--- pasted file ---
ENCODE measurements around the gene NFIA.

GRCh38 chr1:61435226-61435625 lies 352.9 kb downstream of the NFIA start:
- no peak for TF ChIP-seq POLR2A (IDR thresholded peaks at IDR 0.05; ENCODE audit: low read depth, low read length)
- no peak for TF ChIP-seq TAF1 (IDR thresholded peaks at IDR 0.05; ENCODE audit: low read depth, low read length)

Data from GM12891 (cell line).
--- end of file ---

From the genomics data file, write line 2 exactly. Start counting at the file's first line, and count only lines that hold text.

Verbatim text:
GRCh38 chr1:61435226-61435625 lies 352.9 kb downstream of the NFIA start: